• childbirth;
  • Chinese;
  • midwifery;
  • nursing;
  • self-efficacy;
  • short questionnaire;
  • validity

Aims and objectives.  To examine the validity and reliability of the short form of the Childbirth Self-Efficacy Inventory in a clinical Chinese pregnant population.

Background.  Childbirth self-efficacy has become an important psychological construct for both childbirth educators and researchers because pregnant women's perception may influence the meaning and consequences of childbirth. Assessment done by the original Childbirth Self-Efficacy Inventory limits the scientific rigor for generating additional research into the construct, as its items were repetitive and its structure is lengthy.

Methods.  This prospective study investigated 293 Chinese pregnant women in their third trimester of pregnancy. The women completed the short form of the Childbirth Self-Efficacy Inventory, the Chinese Self-efficacy Scale and the socio-demographic questionnaire in an interview room of the study hospital. The re-testing of the scale on the participants was carried out two weeks later in the same clinic.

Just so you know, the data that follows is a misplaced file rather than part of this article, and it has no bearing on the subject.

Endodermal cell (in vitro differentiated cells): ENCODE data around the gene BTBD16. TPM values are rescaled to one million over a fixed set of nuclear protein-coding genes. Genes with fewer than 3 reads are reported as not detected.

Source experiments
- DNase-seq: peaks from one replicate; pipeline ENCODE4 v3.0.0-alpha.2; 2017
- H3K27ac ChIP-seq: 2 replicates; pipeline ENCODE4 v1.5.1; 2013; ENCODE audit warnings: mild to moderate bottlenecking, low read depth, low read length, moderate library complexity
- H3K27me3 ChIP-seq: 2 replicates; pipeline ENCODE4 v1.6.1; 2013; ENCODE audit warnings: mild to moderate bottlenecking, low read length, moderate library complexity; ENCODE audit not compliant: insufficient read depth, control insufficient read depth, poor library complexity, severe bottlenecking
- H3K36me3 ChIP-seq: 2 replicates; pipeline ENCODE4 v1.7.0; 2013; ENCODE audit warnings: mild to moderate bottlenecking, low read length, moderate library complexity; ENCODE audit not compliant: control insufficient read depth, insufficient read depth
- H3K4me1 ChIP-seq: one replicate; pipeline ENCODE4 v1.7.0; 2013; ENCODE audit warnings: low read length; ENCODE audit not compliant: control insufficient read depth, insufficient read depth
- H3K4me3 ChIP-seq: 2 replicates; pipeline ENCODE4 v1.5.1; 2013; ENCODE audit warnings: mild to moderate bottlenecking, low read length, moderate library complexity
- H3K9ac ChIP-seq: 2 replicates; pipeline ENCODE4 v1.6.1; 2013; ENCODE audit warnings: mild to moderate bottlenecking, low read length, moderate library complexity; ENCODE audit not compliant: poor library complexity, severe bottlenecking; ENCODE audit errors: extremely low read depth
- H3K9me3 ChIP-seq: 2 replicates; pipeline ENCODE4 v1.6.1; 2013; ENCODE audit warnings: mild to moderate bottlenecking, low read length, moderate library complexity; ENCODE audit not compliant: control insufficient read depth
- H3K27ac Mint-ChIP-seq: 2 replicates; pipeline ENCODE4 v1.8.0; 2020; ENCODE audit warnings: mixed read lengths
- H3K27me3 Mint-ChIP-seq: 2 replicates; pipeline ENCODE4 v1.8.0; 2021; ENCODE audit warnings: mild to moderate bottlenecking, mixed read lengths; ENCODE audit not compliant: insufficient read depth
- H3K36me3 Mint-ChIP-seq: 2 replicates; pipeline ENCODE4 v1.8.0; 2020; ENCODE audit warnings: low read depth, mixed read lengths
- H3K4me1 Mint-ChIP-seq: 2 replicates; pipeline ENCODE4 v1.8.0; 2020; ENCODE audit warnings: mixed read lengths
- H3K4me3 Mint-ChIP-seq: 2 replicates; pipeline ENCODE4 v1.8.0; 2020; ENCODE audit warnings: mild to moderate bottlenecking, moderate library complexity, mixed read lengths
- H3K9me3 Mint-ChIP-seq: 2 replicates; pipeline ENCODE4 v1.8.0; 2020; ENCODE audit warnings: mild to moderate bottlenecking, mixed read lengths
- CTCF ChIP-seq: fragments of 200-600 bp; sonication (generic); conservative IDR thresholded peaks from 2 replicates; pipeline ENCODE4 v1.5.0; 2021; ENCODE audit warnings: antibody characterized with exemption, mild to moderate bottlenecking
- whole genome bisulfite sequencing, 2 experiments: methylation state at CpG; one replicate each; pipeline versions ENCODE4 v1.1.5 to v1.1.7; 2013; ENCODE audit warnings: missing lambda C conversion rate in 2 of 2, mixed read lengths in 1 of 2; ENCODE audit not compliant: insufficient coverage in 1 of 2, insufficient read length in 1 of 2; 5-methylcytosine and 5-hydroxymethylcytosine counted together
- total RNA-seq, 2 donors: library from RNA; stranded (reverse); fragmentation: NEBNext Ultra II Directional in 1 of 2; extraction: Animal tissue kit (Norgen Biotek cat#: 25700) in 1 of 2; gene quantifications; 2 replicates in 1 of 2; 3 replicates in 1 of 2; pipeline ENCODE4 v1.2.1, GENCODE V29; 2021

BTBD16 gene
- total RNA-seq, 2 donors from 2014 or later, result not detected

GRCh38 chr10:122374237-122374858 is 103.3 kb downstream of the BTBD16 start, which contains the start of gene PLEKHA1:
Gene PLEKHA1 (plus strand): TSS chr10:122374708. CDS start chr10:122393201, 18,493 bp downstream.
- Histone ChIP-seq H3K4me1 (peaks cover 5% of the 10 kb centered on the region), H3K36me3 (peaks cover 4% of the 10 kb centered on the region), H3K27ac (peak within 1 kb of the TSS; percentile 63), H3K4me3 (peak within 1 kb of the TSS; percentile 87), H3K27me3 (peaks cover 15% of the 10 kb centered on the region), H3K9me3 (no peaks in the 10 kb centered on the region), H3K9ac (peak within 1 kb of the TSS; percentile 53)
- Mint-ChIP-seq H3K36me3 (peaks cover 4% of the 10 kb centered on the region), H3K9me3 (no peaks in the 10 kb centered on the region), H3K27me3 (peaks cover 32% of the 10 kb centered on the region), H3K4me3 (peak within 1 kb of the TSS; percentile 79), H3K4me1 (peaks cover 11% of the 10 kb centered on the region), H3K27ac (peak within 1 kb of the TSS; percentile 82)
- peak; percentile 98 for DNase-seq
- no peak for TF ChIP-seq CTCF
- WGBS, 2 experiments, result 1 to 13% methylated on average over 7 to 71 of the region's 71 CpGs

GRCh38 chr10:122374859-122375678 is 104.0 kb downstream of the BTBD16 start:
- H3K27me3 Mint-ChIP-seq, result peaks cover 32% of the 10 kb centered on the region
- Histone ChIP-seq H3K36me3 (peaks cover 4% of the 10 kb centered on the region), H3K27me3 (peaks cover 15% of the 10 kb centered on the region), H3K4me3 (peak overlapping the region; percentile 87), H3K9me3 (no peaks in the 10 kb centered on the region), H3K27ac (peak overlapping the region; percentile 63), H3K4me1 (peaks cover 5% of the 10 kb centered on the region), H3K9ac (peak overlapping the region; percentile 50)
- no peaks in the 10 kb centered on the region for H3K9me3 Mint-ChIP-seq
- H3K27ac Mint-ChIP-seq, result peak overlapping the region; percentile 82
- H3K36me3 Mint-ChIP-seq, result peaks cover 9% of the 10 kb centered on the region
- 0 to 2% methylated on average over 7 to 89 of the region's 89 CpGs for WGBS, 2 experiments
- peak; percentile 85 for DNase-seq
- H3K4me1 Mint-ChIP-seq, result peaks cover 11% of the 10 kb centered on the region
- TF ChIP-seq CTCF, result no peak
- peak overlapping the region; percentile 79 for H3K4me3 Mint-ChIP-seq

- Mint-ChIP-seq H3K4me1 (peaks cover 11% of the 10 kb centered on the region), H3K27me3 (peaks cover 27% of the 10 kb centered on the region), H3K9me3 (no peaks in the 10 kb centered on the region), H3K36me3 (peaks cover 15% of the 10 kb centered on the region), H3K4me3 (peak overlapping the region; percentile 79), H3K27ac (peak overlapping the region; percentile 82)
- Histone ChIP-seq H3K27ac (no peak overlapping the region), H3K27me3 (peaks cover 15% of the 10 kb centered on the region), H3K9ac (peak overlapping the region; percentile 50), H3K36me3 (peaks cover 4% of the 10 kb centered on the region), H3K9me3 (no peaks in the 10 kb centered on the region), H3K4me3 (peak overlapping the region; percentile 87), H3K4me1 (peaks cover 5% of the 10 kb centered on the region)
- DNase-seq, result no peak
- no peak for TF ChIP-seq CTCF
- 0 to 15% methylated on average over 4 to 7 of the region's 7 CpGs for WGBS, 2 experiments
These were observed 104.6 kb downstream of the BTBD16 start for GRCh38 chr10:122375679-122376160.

Results.  Factor analysis and item-subscale correlations supported the conceptual dimensions of the short form of the Chinese Childbirth Self-Efficacy Inventory. The Cronbach's alpha coefficients for both subscales were over 0·9. The convergent validity with the Chinese Self-Efficacy Scale was reflected by a moderate correlation for the two subscales. The efficacy expectancy subscale differentiated primigravid from multigravid women (t = 2·83, P < 0·01, CI = −2·33 to 2·34).

Conclusions.  The reliability and validity information presented in this paper supports the use of the short form of the Childbirth Self-Efficacy Inventory as a research instrument in measuring the childbirth self-efficacy among the Chinese population. Further validation of the measure is warranted.

Relevance to clinical practice.  The reliable short form of the Childbirth Self-Efficacy Inventory could be used in routine clinical practice in maternity care services to provide a point of reference for future research and development in both childbirth education and clinical practice.